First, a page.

Heart Bank contributors enjoy discussing how their contributions will enrich lives.

Residents in the C&R benefit every day from your contributions. Because of your generous charitable gifts nearly $30,000 will be spent this year to support activities meant to enrich the lives of your neighbors in the C&R. A few of these activities include: massage therapy, music and memory therapy, chair yoga, live entertainment, movies, “The General Store”, a holiday gift for every resident, and so much more!

You have a heart of gold! A thank you gift for everyone who attended the Heart Bank Farewell Party.

The Heart Bank Farewell Party was the perfect way to bid “farewell” to the tradition of gathering coins to support life enriching activities in the C&R.  If you missed the party, it is never too late to make a contribution! Any contribution to Panorama’s Office of Philanthropy can be directed to enrich lives in the C&R any time of the year.

 

The Office of Philanthropy’s mission is to enrich the lives of Panorama residents through the acquisition and use of charitable gifts. It is committed to provide enriching experiences, programs, and other amenities throughout the continuum of care.

 

A Resident’s Perspective – Walking the Loop

Written by Panorama resident, Sandy Bush. July 2017

“Walk the Loop” group has been functioning since June 6th for this 2017 summer season. It began some years ago and then Panorama celebrated its 50th Year and bright yellow t-shirts were printed carrying the message, not only of the walking group, but for the anniversary. After attending two Tuesdays of walking, you can get a T-shirt to join the brightly colored gang. There are also yellow bandanas for all the furry walkers.

CaptureEvery Tuesday through August, starting at 6:30 PM officially, a wonderful array of walkers shows up to walk a loop or five of the circle around McGandy Park. For the second year in a row, the local high school marching band came to lead off the group for one circuit on the first Tuesday of the walks. It is fun to walk/march to a band and we made a colorful group. Three-wheeled bicycles, push walkers, canes, walking sticks and wheel chairs are all very welcome.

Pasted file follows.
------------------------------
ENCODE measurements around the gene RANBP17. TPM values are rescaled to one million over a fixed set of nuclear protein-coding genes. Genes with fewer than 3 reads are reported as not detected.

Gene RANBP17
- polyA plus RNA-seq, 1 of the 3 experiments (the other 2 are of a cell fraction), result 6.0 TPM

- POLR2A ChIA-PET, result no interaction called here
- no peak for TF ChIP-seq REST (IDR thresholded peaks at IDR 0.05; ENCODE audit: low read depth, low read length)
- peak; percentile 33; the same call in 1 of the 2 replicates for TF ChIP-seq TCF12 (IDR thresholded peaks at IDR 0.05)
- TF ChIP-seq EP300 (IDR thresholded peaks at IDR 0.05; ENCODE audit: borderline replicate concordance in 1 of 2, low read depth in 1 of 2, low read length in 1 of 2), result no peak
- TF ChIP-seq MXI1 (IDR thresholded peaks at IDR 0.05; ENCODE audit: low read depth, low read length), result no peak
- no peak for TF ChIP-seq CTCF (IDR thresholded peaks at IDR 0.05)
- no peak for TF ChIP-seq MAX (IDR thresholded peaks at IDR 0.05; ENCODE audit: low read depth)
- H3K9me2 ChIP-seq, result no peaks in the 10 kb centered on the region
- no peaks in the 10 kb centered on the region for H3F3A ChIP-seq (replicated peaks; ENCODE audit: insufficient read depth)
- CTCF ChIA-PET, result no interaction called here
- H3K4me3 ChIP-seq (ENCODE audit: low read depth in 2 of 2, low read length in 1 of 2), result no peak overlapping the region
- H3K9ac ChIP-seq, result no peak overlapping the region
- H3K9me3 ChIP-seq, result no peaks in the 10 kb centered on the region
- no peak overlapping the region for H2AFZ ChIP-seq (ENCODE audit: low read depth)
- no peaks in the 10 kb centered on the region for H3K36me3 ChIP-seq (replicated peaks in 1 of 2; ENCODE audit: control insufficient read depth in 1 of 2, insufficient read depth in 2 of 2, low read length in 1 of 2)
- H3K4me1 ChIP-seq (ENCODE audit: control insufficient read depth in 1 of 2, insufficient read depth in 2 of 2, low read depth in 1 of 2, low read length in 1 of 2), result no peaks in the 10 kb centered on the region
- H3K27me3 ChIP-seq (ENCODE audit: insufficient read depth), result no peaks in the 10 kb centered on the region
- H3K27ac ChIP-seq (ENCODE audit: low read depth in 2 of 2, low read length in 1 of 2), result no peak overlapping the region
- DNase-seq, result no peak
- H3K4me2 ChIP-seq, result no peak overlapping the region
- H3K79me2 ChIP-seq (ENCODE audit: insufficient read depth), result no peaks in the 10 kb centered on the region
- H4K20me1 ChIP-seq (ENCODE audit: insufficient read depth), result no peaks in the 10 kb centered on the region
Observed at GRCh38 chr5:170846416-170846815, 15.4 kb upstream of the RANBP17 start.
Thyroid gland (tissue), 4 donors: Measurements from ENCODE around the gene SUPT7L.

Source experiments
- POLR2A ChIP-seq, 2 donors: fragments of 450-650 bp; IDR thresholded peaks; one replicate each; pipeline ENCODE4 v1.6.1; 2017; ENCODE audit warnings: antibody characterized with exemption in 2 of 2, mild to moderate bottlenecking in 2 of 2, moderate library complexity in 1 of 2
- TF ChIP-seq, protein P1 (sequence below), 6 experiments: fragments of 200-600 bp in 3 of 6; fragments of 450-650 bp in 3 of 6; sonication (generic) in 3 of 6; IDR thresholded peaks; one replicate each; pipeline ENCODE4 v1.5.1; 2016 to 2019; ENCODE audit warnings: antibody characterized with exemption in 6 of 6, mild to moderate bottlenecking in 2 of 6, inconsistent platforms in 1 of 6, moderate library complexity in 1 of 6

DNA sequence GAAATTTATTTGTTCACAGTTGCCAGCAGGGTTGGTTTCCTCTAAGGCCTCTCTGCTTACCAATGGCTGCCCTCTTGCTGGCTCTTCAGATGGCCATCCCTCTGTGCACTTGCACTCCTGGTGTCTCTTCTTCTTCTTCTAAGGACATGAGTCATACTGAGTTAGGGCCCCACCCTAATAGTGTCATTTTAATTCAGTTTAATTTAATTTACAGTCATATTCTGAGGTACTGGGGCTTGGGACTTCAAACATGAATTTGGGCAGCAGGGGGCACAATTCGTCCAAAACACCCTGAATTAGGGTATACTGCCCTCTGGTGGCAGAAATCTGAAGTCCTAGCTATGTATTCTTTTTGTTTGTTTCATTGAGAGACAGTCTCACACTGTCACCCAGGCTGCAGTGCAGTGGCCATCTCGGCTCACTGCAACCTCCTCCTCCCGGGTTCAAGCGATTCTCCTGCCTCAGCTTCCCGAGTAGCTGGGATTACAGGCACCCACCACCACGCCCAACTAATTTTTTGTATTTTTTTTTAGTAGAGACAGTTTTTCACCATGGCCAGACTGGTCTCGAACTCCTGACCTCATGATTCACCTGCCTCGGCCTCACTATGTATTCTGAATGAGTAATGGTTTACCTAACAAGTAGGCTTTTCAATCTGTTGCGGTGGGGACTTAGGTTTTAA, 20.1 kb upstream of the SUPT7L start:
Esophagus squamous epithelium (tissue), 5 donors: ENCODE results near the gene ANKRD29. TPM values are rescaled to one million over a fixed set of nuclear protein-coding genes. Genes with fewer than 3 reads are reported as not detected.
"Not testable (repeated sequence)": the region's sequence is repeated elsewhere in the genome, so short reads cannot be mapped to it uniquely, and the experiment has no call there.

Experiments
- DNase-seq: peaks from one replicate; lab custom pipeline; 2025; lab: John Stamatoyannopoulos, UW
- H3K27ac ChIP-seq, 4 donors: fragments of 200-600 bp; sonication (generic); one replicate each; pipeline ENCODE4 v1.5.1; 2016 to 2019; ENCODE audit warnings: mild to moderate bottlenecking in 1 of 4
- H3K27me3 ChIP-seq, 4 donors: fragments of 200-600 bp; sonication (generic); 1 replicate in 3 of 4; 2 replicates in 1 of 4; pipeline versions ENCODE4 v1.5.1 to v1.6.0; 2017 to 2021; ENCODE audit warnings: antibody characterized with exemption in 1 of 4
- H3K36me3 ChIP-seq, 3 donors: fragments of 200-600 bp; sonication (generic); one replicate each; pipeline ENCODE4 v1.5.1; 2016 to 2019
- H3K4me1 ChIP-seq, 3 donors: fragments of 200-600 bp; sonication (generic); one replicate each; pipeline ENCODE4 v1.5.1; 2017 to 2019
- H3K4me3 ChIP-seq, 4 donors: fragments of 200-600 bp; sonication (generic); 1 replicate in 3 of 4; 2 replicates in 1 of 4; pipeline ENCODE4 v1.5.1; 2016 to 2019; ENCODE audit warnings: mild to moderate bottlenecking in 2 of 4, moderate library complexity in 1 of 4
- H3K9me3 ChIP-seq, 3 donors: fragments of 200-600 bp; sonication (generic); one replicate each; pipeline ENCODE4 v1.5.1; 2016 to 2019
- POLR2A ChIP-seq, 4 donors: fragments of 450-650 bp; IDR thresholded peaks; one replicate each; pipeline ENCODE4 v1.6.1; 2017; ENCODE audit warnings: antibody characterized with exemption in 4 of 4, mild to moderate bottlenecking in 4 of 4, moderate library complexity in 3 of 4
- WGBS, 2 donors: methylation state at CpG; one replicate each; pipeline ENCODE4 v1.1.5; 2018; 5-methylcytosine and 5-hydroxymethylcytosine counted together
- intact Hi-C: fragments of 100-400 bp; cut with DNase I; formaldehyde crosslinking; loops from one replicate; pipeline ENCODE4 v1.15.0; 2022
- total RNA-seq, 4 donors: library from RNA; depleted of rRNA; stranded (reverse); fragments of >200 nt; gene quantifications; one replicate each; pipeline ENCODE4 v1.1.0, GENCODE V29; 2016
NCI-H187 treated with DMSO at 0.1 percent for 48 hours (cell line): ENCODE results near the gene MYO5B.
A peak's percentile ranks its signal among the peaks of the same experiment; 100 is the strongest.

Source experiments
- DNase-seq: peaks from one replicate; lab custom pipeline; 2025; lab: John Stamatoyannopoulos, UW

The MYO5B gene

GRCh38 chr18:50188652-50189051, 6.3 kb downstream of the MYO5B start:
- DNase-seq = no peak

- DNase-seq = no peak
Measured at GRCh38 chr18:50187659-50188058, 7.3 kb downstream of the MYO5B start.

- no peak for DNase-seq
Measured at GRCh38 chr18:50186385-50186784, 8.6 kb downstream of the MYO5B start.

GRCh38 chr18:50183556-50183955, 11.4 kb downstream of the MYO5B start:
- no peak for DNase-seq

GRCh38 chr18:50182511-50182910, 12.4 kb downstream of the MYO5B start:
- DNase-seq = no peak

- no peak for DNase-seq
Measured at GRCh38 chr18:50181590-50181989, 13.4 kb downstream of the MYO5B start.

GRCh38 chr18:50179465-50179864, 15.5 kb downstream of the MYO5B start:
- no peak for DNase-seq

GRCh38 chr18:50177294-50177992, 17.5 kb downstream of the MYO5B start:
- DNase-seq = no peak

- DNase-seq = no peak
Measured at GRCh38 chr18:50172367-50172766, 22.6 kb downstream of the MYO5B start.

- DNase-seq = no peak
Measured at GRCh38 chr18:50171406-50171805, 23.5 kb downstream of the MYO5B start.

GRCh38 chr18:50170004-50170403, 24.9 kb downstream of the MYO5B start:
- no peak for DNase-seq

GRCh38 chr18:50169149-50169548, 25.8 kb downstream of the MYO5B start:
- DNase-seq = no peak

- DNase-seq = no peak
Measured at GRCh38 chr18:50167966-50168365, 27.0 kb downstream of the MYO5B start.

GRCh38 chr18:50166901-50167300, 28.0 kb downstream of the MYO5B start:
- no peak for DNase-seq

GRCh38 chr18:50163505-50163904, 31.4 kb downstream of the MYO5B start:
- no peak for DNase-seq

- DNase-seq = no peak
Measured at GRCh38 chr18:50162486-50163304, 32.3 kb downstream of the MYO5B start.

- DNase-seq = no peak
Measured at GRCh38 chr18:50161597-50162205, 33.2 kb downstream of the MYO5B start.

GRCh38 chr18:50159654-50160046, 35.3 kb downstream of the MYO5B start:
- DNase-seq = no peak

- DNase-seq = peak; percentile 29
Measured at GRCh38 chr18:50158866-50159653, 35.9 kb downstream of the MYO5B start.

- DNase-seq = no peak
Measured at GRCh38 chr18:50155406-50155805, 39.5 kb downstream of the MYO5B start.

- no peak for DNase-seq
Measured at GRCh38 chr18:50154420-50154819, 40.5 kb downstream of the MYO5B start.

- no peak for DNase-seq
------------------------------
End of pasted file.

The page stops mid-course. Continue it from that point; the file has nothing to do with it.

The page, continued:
Many walkers have found the start time somewhat problematic for dinner times and have either started way early or come to the walk later after dinner. The start time doesn’t matter, really, if you are logging your laps on the four-paneled roster sheet kept and updated by the Bartruffs. Getting there before 7:30 PM closing will let you check off the number of circuits you have done that evening. No, it isn’t a contest and if you get there before the lists are up, just add your checks when it is posted and before you go home. If you are new to walking with the group, do sign in on the new walker sheet at the table.

The added fun is a group of six stations on the light bollards with trivia questions and their answers. These have been diligently researched and posted by the Bartruffs. We learn something every Tuesday that we go. Walkers also get to see, talk with and smile at folks they don’t see day to day in their particular interest groups.

When the weather is toasty and legs in shorts are seen around the loop, there is often a water dispenser and cups at the table at the Aquatic Center where all this is happening. One Tuesday, there was a wonderful plate of fruit to help with energy. And now that it is Pea Patch season, lemon zucchini cookies are a treat. The furry walkers can enjoy water from bowls placed at two homes around the loop.

Walkers should wear their SARA buttons and your name tag will help new and other folks learn your names. It is after all a “talk the loop” group as some have named it.

The campus is abloom now and walking gets you all the colors of the hydrangeas. We enjoy how something is always blooming around campus.

So, bring your new neighbors to introduce them to a fun activity in the summer. The last walk always has a treat scheduled and don’t miss that! Catch up on the news of other neighborhoods. Just enjoy the end of the day with a leg stretcher. Happy walking!!!!

Sandy Bio

 

Boys & Girls Clubs Fundraiser